Stewards of the Vote

By Hal Lindsey
Churchgoers often cringe at the word “stewardship” because they tend to associate it with sermons on money. But stewardship isn’t just about giving to God’s work. defines a “steward” as, “A person who manages another’s property or financial affairs.”
Everything we have belongs to God. We are to act as God’s agents in managing those things. Do you remember the parable of the talents? A man going on a journey placed servants in charge of some of his wealth. He placed five talents in the hands of one, two in the hands of another, and put a third man in charge of one talent. He then held them responsible for how they handled his property.
So, what has God placed in your hand? Whoever you are, the list is long. And it probably includes money. With the money under your control, He expects you to take care of your family, meet obligations, pay taxes, support His work, etc. But it’s about more than money. We are custodians of all the things He has given us, including time, energy, strength, intelligence, and wisdom. Can you sing? Do you write poetry? We’re to be stewards of all the things He has placed in our hands.
For Americans, that includes the vote. If, over the last fifty years, all Christian believers had been voting regularly, this would be a different and better nation. As a group, God has given us an astounding level of power. And yet, many treat it as something they might take advantage of or might not, depending on how the day goes.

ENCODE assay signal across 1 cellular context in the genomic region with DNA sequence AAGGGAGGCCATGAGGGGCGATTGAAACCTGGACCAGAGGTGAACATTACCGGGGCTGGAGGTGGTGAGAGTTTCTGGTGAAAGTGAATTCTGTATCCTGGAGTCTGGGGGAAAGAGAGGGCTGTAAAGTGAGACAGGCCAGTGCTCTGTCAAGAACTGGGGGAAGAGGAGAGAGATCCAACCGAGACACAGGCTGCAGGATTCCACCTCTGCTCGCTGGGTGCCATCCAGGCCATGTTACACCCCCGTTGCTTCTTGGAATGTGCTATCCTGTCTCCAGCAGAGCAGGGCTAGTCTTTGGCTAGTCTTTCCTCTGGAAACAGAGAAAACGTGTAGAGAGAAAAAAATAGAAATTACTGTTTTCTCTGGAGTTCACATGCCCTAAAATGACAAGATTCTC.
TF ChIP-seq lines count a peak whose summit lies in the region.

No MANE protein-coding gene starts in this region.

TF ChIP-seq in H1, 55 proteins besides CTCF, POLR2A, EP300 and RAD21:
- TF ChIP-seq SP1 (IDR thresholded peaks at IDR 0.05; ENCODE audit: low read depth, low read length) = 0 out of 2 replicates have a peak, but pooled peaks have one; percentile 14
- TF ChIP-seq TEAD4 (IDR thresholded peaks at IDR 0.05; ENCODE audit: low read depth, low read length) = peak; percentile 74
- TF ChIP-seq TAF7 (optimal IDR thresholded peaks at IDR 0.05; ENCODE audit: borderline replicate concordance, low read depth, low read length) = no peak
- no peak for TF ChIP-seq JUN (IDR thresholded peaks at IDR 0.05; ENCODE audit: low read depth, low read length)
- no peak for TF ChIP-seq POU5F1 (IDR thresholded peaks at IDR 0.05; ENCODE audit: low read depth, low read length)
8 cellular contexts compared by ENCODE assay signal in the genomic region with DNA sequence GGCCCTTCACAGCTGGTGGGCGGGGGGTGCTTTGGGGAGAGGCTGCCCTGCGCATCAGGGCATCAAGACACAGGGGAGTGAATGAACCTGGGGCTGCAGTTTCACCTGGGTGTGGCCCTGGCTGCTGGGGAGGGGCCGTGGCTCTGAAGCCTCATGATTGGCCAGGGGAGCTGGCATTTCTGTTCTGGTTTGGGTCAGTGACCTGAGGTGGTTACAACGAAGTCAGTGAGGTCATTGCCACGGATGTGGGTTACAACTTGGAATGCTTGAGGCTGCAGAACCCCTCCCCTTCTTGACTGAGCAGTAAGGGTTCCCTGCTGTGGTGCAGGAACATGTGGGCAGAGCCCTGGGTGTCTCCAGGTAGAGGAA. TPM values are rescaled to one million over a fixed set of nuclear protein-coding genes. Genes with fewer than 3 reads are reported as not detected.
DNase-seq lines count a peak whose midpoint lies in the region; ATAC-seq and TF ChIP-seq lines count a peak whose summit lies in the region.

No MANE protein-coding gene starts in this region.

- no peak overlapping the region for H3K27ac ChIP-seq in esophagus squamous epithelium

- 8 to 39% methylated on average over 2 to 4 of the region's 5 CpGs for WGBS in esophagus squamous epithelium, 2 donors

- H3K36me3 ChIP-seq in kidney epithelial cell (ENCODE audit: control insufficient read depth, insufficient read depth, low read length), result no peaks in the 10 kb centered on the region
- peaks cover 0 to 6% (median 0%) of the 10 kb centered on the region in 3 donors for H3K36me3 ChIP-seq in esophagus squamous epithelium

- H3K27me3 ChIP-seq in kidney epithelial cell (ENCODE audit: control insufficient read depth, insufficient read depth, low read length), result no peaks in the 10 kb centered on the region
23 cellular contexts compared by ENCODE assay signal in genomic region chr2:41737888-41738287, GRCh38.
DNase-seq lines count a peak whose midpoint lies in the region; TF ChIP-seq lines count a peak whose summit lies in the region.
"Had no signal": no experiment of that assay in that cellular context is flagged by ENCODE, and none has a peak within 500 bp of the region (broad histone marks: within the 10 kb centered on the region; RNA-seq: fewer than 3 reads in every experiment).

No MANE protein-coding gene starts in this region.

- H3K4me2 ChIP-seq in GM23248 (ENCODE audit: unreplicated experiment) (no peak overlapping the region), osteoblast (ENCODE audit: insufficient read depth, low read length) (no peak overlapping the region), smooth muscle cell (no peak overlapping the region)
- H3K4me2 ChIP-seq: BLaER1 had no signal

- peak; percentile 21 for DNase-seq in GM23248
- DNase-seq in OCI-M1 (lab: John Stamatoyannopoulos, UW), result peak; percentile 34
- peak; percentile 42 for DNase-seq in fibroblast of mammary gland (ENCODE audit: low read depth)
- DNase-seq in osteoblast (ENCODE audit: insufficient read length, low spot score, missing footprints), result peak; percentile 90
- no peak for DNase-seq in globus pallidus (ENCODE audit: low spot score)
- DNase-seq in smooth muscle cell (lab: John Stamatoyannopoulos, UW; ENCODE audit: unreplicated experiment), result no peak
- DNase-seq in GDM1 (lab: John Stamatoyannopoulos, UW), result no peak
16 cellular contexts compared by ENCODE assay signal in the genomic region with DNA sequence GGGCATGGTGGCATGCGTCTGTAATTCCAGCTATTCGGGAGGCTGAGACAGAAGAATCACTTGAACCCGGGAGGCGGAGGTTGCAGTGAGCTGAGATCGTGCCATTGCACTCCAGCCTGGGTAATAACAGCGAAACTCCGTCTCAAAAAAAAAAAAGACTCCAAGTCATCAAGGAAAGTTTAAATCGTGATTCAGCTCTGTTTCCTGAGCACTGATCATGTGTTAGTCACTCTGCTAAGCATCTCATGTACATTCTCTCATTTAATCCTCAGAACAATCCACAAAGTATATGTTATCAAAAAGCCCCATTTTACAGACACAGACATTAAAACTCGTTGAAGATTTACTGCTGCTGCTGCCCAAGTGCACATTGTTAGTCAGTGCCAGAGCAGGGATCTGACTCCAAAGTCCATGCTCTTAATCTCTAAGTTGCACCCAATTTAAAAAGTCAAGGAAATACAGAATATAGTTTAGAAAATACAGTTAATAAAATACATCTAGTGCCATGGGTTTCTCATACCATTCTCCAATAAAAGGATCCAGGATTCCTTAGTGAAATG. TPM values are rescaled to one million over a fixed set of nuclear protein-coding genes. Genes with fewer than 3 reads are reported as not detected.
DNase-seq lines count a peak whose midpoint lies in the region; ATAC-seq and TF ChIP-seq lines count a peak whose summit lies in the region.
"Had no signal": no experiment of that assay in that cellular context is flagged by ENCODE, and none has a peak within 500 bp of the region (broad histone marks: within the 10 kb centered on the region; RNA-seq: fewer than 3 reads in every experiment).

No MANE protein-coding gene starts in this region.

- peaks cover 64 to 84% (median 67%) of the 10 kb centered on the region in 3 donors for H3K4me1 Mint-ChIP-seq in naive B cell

Do you remember the presidential election of 2000? It became clear early on that the winner of Florida would probably win the presidency. At 7:50 that evening, the Associated Press called Florida for Vice President Al Gore. The major TV networks quickly followed. By about 10 PM, things had changed. Governor Bush’s numbers were on the rise. The networks began retracting their earlier projections.
By 2:15 that morning, George W. Bush’s lead had risen to 50,000, and all the news organizations started calling both Florida and the nation for Bush. At 2:30 AM, Al Gore called George Bush to concede. It had been a strange night, but things seemed to be shaking out and beginning to look like a normal presidential election.
But by 3 AM, the Bush lead had fallen to a mere thousand votes. Gore called Bush again, this time to retract his earlier concession. And then America began a strange and unprecedented odyssey of counts, recounts, hanging chads, and election-related lawsuits — lots and lots of lawsuits. The weird journey ended on December 13th when Al Gore conceded again, this time in a nationally televised speech.
Americans were dumbfounded by the whole process. In an era when computers regularly handled fantastic levels of data in mere seconds, it took 36 days to learn who the next president would be. Our computers are far more sophisticated now, but the process has become even more inscrutable and chaotic. We should demand that local, state, and national leaders address voting problems in fair and common-sense ways.
In the meantime, we have another duty to perform. Vote! Bush officially won Florida by only 537 votes out of almost six million cast. Your vote matters. Vote like the nation’s future depends on it — because it does.
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